Numerous studies have implicated impaired early growth (low birth weight [LBW]) as a risk factor for the development of obesity (1) and type 2 diabetes (2). Obesity, particularly abdominal obesity, is associated with an increased risk of insulin resistance and type 2 diabetes, and although the mechanistic basis is not fully known, several characteristics of the metabolically active visceral fat depot, including ready release of free fatty acids and adipokines into the portal circulation, have been proposed as potential mediators of whole-body insulin resistance. In contrast, leg fat appears to be protective against the development of glucose intolerance (3). Little is known about time of onset of fat accumulation and the regional distribution of fat tissue in LBW subjects. Previous studies have used indirect methods such as BMI, waist and hip circumference, and waist-to-hip ratio to assess adiposity and body fat distribution. The limitation of those measurements was recently demonstrated (4).

We determined whole-body fat content and regional fat distribution by anthropometrical measurements (BMI and waist and hip circumference) and dual-energy X-ray absorptiometry (DEXA) (Norland XR-26 Mark II; Norland, Fort Atkinson, WI) in two independent cohorts of randomly selected healthy young men identified through the Danish Medical Birth Registry according to birth weight. All subjects were born at term in 1980 (weeks 39–41). Cohort 1 was studied in 1999 and cohort 2 in 2003. LBW was defined as a birth weight below the 10th percentile for gestational age (Table 1) and normal birth weight (NBW) as a birth weight between the 50th and 90th percentile for gestational age (Table 1). Subjects with a family history of diabetes, hypertension, ischemic heart disease, and/or BMI ≥30 kg/m2 were excluded. All participants had normal fasting plasma glucose according to World Health Organization and American Diabetes Association criteria.

Estimates of whole-body and regional body composition (i.e., lean mass, fat mass, and fat mass percentage) were obtained for the following regions: total body, trunk, abdomen, and leg. Regions of interest were positioned according to the operator’s guide (Norland XR-26 Mark II Software 2.5.3A, resolution 6.5 × 13.0 mm). The same experienced technician performed all scans of cohorts 1 and 2. In addition, we calculated the proportion of regional fat mass relative to total body fat and the relative contributions of upper and lower body fat (Table 1). The study protocol was approved by the regional ethical review committee, and all participants gave their written consent.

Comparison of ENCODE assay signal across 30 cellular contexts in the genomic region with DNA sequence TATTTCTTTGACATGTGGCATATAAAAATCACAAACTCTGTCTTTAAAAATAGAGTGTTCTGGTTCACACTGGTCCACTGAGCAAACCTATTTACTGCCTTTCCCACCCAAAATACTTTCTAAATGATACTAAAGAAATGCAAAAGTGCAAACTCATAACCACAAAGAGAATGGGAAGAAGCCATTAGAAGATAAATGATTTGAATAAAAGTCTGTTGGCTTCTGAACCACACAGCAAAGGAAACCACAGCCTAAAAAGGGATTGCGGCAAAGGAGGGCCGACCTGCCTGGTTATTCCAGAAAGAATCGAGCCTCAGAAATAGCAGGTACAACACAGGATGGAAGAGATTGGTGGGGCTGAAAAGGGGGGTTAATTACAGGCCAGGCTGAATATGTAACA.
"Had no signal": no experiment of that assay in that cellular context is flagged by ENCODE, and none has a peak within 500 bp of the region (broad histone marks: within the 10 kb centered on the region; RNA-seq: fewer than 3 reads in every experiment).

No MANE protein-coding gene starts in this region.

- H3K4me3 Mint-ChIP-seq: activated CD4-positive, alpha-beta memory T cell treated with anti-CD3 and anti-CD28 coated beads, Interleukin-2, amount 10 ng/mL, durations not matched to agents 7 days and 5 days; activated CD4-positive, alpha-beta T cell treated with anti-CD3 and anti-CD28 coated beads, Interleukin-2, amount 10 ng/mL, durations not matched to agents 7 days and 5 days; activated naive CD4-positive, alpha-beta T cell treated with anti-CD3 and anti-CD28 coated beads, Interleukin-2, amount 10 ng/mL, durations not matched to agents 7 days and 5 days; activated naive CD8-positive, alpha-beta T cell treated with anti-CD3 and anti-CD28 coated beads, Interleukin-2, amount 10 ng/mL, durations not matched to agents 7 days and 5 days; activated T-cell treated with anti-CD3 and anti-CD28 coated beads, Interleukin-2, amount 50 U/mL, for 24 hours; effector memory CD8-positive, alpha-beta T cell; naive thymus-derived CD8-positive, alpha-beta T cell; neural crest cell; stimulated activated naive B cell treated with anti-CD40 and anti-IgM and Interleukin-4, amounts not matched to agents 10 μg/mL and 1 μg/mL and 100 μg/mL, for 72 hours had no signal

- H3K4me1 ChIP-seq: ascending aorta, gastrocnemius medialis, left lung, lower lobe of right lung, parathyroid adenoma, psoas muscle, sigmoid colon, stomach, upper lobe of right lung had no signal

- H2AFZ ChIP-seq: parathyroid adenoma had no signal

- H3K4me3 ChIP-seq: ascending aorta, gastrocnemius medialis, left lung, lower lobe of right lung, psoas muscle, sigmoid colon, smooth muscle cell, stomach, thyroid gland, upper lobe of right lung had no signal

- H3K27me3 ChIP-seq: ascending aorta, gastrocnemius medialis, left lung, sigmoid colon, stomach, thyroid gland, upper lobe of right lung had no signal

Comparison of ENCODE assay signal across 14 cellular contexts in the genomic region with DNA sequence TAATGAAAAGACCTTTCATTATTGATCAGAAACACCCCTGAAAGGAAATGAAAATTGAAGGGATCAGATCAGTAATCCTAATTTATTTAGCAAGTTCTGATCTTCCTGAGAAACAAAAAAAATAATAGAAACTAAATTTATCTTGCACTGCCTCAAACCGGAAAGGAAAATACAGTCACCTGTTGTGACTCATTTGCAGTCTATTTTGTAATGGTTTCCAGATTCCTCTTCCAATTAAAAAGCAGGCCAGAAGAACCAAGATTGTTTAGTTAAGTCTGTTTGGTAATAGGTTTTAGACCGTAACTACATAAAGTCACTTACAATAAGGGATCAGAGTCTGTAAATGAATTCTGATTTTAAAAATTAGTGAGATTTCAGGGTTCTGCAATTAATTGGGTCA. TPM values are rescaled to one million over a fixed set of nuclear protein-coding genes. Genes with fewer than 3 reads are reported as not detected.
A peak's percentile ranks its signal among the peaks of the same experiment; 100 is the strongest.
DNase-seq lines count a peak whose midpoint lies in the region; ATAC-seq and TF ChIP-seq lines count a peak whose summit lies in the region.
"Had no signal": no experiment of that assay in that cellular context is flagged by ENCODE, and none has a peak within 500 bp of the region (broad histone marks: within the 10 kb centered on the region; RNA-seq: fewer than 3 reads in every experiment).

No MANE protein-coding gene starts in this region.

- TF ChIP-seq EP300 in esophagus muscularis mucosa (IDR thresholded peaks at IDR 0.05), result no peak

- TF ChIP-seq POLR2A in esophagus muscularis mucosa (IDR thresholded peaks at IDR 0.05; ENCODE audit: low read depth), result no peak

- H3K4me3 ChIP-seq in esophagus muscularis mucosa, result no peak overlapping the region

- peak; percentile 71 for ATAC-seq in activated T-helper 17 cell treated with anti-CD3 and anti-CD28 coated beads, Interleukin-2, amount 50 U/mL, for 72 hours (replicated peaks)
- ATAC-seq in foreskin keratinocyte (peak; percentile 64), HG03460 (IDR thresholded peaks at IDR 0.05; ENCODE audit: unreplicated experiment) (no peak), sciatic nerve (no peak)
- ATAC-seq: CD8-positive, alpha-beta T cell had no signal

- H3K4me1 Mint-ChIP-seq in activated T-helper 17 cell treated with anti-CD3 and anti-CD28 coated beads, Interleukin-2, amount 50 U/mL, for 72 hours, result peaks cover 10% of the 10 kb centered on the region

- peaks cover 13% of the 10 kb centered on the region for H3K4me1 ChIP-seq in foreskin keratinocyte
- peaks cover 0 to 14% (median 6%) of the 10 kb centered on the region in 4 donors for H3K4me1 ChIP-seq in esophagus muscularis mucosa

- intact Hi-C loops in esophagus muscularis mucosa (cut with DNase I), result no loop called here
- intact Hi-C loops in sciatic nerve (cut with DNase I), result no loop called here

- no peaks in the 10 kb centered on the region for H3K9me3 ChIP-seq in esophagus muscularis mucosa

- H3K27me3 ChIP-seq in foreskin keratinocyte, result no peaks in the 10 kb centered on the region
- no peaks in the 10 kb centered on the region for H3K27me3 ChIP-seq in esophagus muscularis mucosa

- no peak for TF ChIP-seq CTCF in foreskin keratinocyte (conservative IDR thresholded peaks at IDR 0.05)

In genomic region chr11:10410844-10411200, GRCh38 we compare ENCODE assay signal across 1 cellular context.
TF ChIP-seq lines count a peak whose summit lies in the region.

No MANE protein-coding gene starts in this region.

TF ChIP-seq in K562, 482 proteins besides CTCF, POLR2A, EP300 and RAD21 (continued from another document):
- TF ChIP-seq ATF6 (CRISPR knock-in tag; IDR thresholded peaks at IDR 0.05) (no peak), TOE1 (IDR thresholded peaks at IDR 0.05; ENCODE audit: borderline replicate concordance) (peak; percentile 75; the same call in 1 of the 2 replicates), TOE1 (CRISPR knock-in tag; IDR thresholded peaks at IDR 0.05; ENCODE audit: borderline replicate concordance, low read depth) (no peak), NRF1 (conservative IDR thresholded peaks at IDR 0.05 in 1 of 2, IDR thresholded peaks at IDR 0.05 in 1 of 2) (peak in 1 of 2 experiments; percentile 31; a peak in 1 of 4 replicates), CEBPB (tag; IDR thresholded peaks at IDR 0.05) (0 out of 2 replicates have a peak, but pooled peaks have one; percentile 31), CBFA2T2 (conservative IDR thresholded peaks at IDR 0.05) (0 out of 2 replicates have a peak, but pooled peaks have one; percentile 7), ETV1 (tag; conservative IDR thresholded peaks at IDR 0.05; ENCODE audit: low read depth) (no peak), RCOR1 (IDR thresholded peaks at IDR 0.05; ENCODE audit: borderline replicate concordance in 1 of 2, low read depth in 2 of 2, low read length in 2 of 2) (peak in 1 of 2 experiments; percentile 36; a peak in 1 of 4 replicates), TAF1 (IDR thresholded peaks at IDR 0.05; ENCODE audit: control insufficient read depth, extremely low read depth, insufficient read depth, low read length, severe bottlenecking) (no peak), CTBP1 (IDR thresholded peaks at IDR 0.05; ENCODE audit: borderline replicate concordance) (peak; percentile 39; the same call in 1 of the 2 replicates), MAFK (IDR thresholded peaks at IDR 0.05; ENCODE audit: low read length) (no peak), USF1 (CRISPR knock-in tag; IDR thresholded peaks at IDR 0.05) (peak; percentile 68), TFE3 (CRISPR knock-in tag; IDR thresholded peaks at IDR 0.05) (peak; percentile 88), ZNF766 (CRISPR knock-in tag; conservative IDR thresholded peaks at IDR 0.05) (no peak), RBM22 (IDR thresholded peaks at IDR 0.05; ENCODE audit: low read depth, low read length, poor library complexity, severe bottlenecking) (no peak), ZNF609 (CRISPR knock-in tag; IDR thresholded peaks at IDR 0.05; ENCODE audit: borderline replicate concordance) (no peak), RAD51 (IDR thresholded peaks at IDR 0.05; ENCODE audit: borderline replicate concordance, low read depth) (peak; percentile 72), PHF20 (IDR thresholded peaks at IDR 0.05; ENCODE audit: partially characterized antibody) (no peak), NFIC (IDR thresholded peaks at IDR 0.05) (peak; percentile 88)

Initially, the cohorts were analyzed independently (Table 1), but as the overall trends for differences between birth weight groups were very similar, we decided to pool the data. A general linear model with systematic fixed effect of cohort (1,2) and birth weight group (LBW, NBW) was used to test the effect of LBW on total and regional body fat content (SAS Statistical Software version 8.2; SAS Institute, Cary, NC). All variability between cohorts 1 and 2 within birth weight group was summarized as one model estimate (cohort effect). Tests for variance homogeneity and normal distribution were done. There was no significant interaction between birth weight and cohort for any of the tested parameters.

Interestingly, in spite of virtually similar body weights, BMIs, and waist-to-hip ratios in the two birth weight groups, the LBW subjects had significantly higher total abdominal fat mass and higher proportion of trunk and abdominal fat mass but less leg fat relative to total fat mass and therefore a shift in body fat distribution with more fat located on the upper body (trunk, abdomen) compared with lower body (leg), when assessed by the DEXA technique (Table 1). In accordance with previous reports, the LBW subjects of this study were significantly shorter than their matched peers. Lower final height is also a characteristic of type 2 diabetic patients (5).

In conclusion, we have shown that a birth weight within the lowest 10th percentile of the NBW distribution is associated with significant changes in body fat content and distribution in early adulthood. These subtle differences were not evident by conventional anthropometrical measurements such as BMI or waist-to-hip ratio, which illustrates the importance of using more exact methods such as DEXA scans when evaluating (regional) adiposity. The DEXA technique does not discriminate between subcutaneous and visceral abdominal fat, the latter depot being primarily associated with insulin resistance. However, both increased abdominal fat mass and reduced leg fat mass assessed by DEXA have previously been shown to correlate negatively with fasting and postload glucose concentrations after an oral glucose tolerance test (3). Furthermore, the changes in body fat distribution observed in this study were seen in lean healthy individuals with fasting plasma glucose in the normal range and therefore appear to precede and perhaps underlie the development of impaired glucose tolerance and type 2 diabetes in LBW subjects.

This work was supported by grants from the Danish Diabetes Association, Novo Nordisk Research Foundation, and Erna & Poul Sehested Hansen’s Fund. The funding sources were not involved in the study design or in the collection, analysis, or interpretation of data.

We gratefully acknowledge the time and participation of the volunteers as well as the expert assistance of technician Ulla Pedersen.

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E.L.R., C.M., and C.B.J. contributed equally to this study.

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